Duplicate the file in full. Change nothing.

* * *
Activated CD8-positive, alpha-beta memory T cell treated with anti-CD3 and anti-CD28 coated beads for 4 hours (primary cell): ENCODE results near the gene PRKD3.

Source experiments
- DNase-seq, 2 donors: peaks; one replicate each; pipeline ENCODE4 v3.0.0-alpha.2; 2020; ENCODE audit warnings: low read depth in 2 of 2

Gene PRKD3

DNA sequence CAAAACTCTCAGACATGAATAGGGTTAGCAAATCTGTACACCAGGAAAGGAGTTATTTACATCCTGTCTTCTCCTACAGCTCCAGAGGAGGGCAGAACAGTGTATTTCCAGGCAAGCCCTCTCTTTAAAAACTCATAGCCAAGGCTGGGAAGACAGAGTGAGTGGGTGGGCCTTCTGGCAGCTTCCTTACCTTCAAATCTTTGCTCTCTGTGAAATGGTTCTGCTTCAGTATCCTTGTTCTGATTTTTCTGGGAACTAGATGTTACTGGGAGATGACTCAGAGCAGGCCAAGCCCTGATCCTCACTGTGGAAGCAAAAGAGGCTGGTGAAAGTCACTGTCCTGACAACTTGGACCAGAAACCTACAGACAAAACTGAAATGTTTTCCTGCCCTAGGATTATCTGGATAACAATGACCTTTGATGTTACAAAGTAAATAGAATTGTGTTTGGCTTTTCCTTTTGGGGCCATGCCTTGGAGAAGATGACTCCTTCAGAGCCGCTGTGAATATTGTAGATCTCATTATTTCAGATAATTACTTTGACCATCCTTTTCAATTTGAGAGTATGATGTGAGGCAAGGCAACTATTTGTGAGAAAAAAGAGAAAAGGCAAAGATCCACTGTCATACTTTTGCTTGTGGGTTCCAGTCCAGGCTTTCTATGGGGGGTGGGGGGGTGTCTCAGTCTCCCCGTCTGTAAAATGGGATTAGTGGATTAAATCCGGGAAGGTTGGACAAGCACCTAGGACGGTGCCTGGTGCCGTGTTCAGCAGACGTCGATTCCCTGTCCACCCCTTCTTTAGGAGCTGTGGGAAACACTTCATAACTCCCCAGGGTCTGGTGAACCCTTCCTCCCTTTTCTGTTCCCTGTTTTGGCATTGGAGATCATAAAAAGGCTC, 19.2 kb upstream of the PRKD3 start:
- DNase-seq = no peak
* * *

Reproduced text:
Activated CD8-positive, alpha-beta memory T cell treated with anti-CD3 and anti-CD28 coated beads for 4 hours (primary cell): ENCODE results near the gene PRKD3.

Source experiments
- DNase-seq, 2 donors: peaks; one replicate each; pipeline ENCODE4 v3.0.0-alpha.2; 2020; ENCODE audit warnings: low read depth in 2 of 2

Gene PRKD3

DNA sequence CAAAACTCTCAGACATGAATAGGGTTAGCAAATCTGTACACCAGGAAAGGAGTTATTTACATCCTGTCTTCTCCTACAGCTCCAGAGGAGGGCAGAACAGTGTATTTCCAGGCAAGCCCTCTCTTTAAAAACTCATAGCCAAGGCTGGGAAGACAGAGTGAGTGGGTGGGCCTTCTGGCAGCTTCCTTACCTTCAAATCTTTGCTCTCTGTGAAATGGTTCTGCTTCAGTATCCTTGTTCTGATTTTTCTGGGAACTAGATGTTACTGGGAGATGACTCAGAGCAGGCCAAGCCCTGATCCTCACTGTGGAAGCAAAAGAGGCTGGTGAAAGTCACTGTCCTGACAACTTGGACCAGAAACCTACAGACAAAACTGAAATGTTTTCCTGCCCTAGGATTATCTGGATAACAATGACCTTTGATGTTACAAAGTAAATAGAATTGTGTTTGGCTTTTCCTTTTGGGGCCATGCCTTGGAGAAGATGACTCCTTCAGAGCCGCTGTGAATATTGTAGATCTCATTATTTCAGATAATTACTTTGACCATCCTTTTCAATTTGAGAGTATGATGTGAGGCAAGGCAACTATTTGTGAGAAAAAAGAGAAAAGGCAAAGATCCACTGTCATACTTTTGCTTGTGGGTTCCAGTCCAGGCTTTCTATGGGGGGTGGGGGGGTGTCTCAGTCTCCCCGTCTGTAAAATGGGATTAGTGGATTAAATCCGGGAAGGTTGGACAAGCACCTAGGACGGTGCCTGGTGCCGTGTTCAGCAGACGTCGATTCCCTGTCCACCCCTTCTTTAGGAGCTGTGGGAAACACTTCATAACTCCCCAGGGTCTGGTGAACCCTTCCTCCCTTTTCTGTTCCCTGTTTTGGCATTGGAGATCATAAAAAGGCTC, 19.2 kb upstream of the PRKD3 start:
- DNase-seq = no peak